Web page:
8. Use toasted coconut for deeper, toasty coconut flavor.
  9. Make coconut date rolls but shaping the date mixture in a log rather than the sweet balls, before rolling in coconut.
Coconut date balls on a parchment lined sheet pan

Frequently asked questions

Are dates rolled in coconut good for you?

Many styles of coconut date balls are healthy energy bites. This old-fashioned recipe is more of a treat that includes butter and sugar.

Should you soak dates before blending?

Soft medjool dates need no soaking before blending. If using a blender, the dates may need to be loosened around the blades with a spatula and a little water added to get them moving.

What are Bliss Balls or Energy Balls?

Bliss balls, sometimes referred to as energy balls, protein balls, bliss bites or power balls, are a combination of dry and sticky ingredients such as dates, nuts, coconut, dried fruits and seeds. 

How do you grind dates without water?

Simply select soft, fresh Medjool dates and they will grind easily. Finely chop the dates before grinding to help get them there.

How do you blend dates in a food processor?

Chop pitted, soft Medjool dates, then add them to the food processor. If using a standard (7- cup or larger) processor, use at least 2 cups of chopped dates so they don’t get caught under the blade.

Are dates rolled in coconut good for you?

Many recipes for coconut date balls are healthy energy bites filled with fiber and protein. My recipe is more of a rich holiday treat!

Are dates as healthy as figs?

Dates and figs have a similar nutritional profile. Figs have more calcium, but dates are lower in fat (though higher in sugar). Dates are sticky; figs are crunchy with many tiny seeds in the flesh.

What types of dates are most nutritious?

Medjool dates are considered the healthiest of the date varieties.

Do dates need to be refrigerated?

Dates are best in an air-tight container at room temperature. Depending on the variety, they need not be refrigerated, but they can be and will last up to 6 months. Frozen dates will stay nice for up to a year.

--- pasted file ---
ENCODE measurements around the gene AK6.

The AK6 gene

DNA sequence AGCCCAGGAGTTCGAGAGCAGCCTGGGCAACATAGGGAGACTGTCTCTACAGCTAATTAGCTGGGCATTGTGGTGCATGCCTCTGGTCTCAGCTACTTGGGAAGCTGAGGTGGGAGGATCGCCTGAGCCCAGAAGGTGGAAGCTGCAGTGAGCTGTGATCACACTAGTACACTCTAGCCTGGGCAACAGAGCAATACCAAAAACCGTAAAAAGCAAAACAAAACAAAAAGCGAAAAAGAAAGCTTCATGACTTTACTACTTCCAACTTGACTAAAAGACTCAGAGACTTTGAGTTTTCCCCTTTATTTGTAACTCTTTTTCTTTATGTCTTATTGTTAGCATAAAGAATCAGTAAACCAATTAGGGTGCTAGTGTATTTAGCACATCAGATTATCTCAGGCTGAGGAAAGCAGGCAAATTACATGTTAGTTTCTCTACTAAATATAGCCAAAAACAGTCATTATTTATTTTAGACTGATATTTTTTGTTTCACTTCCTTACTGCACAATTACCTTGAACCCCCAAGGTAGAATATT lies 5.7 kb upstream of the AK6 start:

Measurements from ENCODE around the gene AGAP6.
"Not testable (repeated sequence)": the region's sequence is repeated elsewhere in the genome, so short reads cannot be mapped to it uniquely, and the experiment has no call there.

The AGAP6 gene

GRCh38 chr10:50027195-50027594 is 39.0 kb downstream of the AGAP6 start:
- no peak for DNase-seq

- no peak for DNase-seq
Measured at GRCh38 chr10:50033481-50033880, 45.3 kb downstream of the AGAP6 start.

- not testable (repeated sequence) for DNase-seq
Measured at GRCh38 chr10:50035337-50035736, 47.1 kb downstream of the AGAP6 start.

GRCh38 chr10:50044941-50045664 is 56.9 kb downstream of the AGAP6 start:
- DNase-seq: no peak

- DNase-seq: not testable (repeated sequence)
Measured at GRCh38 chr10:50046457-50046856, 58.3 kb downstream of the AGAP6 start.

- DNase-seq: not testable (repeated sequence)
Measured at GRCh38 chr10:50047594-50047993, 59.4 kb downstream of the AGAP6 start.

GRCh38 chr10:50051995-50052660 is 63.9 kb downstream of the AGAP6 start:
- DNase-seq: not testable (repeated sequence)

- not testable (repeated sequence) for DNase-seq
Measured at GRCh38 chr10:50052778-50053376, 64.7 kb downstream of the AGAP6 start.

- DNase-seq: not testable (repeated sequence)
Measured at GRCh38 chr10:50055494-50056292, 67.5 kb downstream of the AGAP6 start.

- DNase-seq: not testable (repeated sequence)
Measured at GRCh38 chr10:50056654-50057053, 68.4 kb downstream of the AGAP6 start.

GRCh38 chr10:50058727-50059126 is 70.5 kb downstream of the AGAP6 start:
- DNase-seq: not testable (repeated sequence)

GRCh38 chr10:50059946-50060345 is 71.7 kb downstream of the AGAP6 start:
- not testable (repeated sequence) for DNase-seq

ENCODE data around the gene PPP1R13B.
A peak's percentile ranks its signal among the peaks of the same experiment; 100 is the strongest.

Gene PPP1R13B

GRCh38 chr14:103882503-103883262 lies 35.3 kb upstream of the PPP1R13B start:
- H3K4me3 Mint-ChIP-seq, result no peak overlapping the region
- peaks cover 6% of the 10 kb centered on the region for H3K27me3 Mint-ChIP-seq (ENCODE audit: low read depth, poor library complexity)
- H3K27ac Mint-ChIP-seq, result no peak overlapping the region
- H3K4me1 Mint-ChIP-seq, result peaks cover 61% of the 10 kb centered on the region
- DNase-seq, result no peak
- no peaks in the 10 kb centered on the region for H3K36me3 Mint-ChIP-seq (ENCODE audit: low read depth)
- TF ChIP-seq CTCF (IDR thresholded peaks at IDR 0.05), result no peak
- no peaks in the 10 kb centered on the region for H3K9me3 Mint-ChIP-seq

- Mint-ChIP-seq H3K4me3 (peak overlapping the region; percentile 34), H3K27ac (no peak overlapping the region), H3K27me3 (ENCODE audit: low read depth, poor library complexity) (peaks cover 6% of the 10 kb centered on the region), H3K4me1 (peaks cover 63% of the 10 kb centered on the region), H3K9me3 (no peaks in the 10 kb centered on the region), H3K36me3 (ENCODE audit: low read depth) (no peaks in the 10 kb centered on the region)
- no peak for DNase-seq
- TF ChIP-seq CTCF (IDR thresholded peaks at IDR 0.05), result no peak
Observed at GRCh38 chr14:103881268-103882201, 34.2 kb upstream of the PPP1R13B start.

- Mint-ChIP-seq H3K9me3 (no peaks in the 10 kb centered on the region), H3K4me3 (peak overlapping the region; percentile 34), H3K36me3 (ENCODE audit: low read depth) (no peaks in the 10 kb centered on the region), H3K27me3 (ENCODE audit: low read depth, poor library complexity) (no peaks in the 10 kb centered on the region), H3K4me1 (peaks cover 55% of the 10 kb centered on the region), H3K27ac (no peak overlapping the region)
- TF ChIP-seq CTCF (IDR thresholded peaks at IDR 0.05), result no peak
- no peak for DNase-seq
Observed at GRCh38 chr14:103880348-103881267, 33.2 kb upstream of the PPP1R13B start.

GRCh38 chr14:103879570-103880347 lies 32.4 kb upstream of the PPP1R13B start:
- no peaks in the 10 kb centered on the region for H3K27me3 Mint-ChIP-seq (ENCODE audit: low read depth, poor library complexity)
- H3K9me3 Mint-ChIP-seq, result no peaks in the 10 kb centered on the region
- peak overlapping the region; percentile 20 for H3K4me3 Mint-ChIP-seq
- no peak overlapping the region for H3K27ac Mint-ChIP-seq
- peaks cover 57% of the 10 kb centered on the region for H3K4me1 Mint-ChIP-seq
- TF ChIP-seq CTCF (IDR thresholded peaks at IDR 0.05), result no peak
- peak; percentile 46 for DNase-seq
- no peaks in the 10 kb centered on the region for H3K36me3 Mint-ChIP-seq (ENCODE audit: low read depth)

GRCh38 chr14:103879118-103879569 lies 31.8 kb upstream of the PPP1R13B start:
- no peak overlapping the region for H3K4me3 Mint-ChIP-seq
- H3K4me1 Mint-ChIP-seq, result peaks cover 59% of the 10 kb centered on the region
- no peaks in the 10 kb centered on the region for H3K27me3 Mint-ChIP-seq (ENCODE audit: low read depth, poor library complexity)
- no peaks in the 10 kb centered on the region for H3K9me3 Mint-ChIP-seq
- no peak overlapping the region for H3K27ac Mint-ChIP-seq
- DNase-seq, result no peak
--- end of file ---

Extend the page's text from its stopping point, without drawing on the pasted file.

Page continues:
Where can I buy dates?

Fresh dates are available in the produce section of the grocery store. The type of dates in the grocery are typically Medjools.

coconut date balls on parchment paper
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5 from 2 votes

Coconut Date Balls

These special little sweets are simple to make, on the stove top with no baking, and the dates impart a luscious caramel flavor. And the bonus: they are deliciously gluten-free. We devour them at the holidays! Take care to cook the egg gently, over low heat, with the sugar and butter. Makes about three dozen one-inch bite-size balls.
Prep: 3 minutes
Cook: 10 minutes
Servings: 3 dozen

Ingredients 

  • 4 tablespoons salted butter
  • 1/2 cup granulated sugar
  • 1 large egg, lightly beaten
  • 1 cup pitted Medjool dates, chopped
  • 2 cups Rice Krispies or any crisp rice cereal
  • 1/2 cup toasted walnuts, chopped (optional)
  • 1 cup unsweetened (desiccated) coconut
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Instructions 

  • Line a sheet pan with parchment paper.
  • In a small, heavy saucepan over low heat, melt the butter with the sugar. Add the egg and combine, stirring until warmed through, about a minute. 
  • Add the dates and increase the heat to medium-low. Cook, stirring constantly, until the mixture is thick, 5-7 minutes. 
  • Remove from heat and add the rice cereal and nuts, if using. Stir until the cereal is completely coated. 
  • When the mixture is cool enough to handle but still very warm, shape heaping teaspoons of the mixture into cohesive balls, about 1-inch in size, between the palms of your hands.
  • Place the coconut in a small bowl or dish. Roll the balls immediately in coconut.
  • Cool, then store in an airtight container for up to 3 days.

Notes

Here are some fun ways to change up my coconut date balls recipe:
  1. Make the coconut date balls nut-free by omitting the nut option.
  2. Give them more nutty flavor by adding a couple of tablespoons of peanut butter or almond butter when the egg is added.
  3. You can substitute the coconut with toasted sesame seeds or chia seeds.
  4. For extra flavor, add ½ teaspoon vanilla extract.
  5. For warm spice flavor, add ¼ teaspoon cinnamon, ginger, nutmeg, or cardamom.
  6. ​Substitute the butter with coconut oil in equal amounts.
  7. Make chocolate date balls by adding 1/4 cup cocoa powder when the egg is added to the recipe. Chocolate coconut date balls are a natural combo! Avoid adding chocolate chips to make chocolate coconut balls, because the texture will be too hard for the chewy texture of these.
  8. Use toasted coconut for deeper, toasty coconut flavor.
  9. Make coconut date rolls but shaping the date mixture in a log rather than the sweet balls, before rolling in coconut.

Nutrition information is automatically calculated, so should only be used as an approximation.

Additional Info

Author: Maureen Abood
Prep Time: 3 minutes
Cook Time: 10 minutes
Servings: 3 dozen
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21 Comments